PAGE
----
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With so many articles on the "proper," "semantic," and "accessible" use of forms and architecture, I'm rethinking how I approach forms. There are literally so many variations of what is "right" that I'm not 100% on what is really accurate anymore.

In an MDN article (here), it mentions:

With this example, a screen reader will pronounce "Fruit juice size small" for the first widget, "Fruit juice size medium" for the second, and "Fruit juice size large" for the third.

<form>
  <fieldset>
    <legend>Fruit juice size</legend>
    <p>
      <input type="radio" name="size" id="size_1" value="small" />
      <label for="size_1">Small</label>
    </p>
    <p>
      <input type="radio" name="size" id="size_2" value="medium" />
      <label for="size_2">Medium</label>
    </p>
    <p>
      <input type="radio" name="size" id="size_3" value="large" />
      <label for="size_3">Large</label>
    </p>
  </fieldset>
</form>

Now, I can see the benefit of this for something like the example above, however, say I made a multi-step shopping cart, I wouldn't want assistive technology to speak "Checkout: cc-number," "Checkout: cc-date" using "checkout" prior to every label. Especially in cases where steps are labelled. This would be repetitive and sometimes confusing I would assume... But I've always grouped sections of a form within a <fieldset>. Now I'm rethinking using fieldset and legend at all, but does it now go against semantics? What's the trade-off? Is there a balance?

Additionally, and I'll use the same MDN article so I'm not sending you all over the web,

Note that even without considering assistive technologies, having a formal label set for a given widget lets users to click on the label to activate the corresponding widget in all browsers. This is especially useful for radio buttons and checkboxes.

Some assistive technologies can have trouble handling multiple labels for a single widget. Because of this, you should nest a widget inside its corresponding element to build an accessible form.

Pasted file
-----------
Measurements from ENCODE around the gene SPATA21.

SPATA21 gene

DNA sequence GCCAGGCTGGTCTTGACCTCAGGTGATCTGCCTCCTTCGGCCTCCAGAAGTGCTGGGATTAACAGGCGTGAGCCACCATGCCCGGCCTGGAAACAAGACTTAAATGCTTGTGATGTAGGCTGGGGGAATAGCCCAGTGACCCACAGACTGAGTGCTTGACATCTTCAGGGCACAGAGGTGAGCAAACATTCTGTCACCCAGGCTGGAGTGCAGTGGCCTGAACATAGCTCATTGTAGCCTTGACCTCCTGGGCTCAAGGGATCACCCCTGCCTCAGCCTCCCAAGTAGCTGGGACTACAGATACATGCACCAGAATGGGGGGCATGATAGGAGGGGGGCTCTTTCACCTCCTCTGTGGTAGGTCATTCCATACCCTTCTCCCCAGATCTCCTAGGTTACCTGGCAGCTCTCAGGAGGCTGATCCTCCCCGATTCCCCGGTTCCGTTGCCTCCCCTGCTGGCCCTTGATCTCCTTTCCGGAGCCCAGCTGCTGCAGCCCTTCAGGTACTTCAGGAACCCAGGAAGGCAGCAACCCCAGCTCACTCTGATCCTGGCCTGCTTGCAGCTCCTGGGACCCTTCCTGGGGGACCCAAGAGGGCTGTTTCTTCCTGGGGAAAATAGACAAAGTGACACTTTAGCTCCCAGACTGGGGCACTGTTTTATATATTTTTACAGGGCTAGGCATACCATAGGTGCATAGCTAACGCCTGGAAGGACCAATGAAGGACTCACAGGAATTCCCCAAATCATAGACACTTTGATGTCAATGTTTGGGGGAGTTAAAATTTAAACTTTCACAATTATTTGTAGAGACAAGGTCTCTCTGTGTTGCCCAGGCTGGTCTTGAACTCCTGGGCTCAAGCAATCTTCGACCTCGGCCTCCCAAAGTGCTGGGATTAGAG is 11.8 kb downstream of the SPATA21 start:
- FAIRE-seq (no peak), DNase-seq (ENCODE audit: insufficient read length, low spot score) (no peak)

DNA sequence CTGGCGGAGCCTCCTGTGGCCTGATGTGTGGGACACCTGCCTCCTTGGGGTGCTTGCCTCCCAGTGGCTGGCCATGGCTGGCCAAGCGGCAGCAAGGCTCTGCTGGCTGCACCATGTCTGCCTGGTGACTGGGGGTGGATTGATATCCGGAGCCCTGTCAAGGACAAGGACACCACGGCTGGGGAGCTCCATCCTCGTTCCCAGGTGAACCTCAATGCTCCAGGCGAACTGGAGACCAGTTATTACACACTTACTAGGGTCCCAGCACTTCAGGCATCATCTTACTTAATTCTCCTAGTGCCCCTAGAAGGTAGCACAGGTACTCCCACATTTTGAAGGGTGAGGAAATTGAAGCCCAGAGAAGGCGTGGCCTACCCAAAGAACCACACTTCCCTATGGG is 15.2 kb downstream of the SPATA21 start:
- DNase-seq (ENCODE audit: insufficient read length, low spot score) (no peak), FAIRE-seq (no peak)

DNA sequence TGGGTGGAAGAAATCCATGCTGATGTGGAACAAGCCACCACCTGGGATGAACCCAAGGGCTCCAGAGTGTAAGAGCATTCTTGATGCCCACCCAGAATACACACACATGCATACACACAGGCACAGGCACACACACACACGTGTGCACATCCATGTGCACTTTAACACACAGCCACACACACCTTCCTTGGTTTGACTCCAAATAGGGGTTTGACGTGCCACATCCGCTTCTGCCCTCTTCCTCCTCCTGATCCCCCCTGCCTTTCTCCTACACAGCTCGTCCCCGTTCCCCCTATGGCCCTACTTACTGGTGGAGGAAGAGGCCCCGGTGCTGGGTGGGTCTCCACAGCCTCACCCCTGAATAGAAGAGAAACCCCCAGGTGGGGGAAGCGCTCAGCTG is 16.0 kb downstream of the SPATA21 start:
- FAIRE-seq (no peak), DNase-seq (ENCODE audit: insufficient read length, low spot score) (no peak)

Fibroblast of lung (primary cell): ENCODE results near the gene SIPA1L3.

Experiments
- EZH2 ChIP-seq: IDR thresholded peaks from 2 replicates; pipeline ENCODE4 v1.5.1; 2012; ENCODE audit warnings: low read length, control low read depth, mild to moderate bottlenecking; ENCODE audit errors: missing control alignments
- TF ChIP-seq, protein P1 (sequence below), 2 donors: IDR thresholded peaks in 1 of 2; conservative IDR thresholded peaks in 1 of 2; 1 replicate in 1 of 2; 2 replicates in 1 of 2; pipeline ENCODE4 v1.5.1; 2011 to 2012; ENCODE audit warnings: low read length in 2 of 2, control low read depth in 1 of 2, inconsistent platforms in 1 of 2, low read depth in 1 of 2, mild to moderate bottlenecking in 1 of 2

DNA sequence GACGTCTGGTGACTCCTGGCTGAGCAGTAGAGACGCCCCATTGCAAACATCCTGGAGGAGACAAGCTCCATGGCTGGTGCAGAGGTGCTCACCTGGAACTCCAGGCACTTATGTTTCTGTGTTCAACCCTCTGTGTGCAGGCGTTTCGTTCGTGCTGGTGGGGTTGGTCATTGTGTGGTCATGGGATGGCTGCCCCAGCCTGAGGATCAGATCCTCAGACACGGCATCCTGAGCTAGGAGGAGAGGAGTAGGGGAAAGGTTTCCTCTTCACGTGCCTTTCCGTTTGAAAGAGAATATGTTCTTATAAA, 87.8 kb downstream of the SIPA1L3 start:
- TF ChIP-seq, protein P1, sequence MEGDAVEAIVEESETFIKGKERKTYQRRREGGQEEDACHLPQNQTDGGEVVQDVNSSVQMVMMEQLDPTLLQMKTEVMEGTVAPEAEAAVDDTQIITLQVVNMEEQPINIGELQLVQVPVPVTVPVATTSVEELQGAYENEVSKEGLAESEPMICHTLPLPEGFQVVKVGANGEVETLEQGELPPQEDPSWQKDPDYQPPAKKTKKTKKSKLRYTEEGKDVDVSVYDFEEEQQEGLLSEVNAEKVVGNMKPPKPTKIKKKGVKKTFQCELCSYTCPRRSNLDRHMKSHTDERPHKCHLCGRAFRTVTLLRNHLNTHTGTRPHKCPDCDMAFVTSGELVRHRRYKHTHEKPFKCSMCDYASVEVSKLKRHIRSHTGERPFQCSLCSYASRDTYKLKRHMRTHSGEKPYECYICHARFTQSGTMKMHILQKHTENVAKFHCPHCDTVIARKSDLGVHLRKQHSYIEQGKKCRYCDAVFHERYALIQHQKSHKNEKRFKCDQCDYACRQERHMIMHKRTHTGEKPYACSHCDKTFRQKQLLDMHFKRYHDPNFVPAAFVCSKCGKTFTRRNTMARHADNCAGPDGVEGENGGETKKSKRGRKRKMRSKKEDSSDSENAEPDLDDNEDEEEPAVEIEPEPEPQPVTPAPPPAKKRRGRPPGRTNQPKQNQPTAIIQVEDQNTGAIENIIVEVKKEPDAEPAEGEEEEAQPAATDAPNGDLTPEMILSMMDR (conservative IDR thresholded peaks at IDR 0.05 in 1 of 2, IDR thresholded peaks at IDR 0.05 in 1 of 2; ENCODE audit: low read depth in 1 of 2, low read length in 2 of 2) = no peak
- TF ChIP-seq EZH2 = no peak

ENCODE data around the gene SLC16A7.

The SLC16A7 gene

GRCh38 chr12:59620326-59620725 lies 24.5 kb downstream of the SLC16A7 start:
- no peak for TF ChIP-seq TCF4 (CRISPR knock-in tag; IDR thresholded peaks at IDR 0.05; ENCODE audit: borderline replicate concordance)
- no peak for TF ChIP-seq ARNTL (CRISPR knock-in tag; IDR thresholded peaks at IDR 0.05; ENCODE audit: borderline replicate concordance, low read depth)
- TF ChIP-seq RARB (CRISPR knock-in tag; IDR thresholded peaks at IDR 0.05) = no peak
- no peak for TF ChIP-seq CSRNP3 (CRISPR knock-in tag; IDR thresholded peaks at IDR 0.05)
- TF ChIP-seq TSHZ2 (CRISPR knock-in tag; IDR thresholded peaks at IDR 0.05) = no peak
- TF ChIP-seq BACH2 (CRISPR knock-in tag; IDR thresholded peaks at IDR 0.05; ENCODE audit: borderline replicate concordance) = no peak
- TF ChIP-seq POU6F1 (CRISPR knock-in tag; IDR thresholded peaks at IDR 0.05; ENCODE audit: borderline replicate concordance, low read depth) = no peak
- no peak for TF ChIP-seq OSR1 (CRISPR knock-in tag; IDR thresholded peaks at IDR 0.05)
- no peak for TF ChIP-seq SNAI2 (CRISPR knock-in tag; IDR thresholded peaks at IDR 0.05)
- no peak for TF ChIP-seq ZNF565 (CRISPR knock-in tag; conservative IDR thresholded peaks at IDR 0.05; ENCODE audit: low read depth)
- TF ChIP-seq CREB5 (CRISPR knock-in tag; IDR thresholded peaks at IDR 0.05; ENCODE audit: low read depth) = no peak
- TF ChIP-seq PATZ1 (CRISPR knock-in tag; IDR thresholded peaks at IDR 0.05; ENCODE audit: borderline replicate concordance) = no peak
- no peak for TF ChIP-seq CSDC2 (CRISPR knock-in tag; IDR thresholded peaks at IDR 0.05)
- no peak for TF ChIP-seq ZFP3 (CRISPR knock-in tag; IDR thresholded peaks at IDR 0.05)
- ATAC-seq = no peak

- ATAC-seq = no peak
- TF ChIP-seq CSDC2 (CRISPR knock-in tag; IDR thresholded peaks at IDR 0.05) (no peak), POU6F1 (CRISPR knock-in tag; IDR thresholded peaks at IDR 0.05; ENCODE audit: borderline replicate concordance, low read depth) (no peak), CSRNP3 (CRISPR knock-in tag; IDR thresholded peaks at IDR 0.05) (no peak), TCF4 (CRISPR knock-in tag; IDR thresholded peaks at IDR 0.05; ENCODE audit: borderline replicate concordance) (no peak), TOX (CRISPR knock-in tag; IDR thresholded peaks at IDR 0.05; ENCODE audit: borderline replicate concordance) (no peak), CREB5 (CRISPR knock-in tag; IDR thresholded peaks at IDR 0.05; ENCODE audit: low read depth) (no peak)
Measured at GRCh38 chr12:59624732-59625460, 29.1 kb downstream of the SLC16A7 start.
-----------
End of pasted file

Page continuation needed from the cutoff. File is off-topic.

<form>
  <p>
    <input type="checkbox" id="taste_1" name="taste_cherry" value="1">
    <label for="taste_1">I like cherry</label>
  </p>
  <p>
    <label for="taste_2">
      <input type="checkbox" id="taste_2" name="taste_banana" value="1">
      I like banana
    </label>
  </p>
</form>

Now, in this instance, the labeling for both these items are reasonably common, I have used both methods, but is there a balance between accessibility and semantics here? I tend to put the label not wrapping the input for consistency in code and I know their is strong debate on this subject (mainly the ability to drop the for and not need the id and/or having labels in different areas of the markup). So, I'm not trying to rehash the debate here, I tend to use the for and id regardless if I wrap elements in a label or not. But if there is an accessibility concern for one then why isn't the latter the golden standard?

Yet another point, WAI-Aria rules now contribute, so how much do these rules really impact the accessibility and semantics of a form?

<p>Required fields are followed by <strong><abbr title="required">*</abbr></strong>.</p>
<form>
  <fieldset>
    <legend>Fruit juice size*</legend>
    <p>
      <label for="size_1">
        <input type="radio" name="size" id="size_1" value="small" aria-labelledby="size_1_label" />
        <span id="size_1_label" required aria-required="true">Small</span>
      </label>
    </p>
    <p>
      <label for="size_2">
        <input type="radio" name="size" id="size_2" value="medium" aria-labelledby="size_2_label" />
        <span id="size_2_label">Medium</span>
      </label>
    </p>
    <p>
      <label for="size_3">
        <input type="radio" name="size" id="size_3" value="large" aria-labelledby="size_3_label" />
        <span id="size_3_label">Large</span>
      </label>
    </p>
  </fieldset>
</form>

I'm really just curious whether or not there is a standardized method of approach when dealing with Semantic and Accessible markup. So far it seems people just do whatever they feel is right and then vocalize their thoughts all over the internet.

I've read through W3C's drafts and recommendations but even they use varying examples. Does anyone have evidence of what approach really improves accessibility and semantics in relation to forms? Are their any particular websites that have the time an resources to test this and draw an accurate conclusion that I'd be able to review?

  • 1
    This is probably one of those posts that is more appropriate for ux.stackexchange.com, if so just let me know. – darcher Jun 5 '15 at 15:07
  • You've read the WCAG 2.0 docs? – steveax Jun 5 '15 at 15:12
  • I have, and have implemented many things relating to dynamic aria-states based on it, but with so much information I've found it difficult to pinpoint examples that are form specific and all encompassing. – darcher Jun 5 '15 at 15:19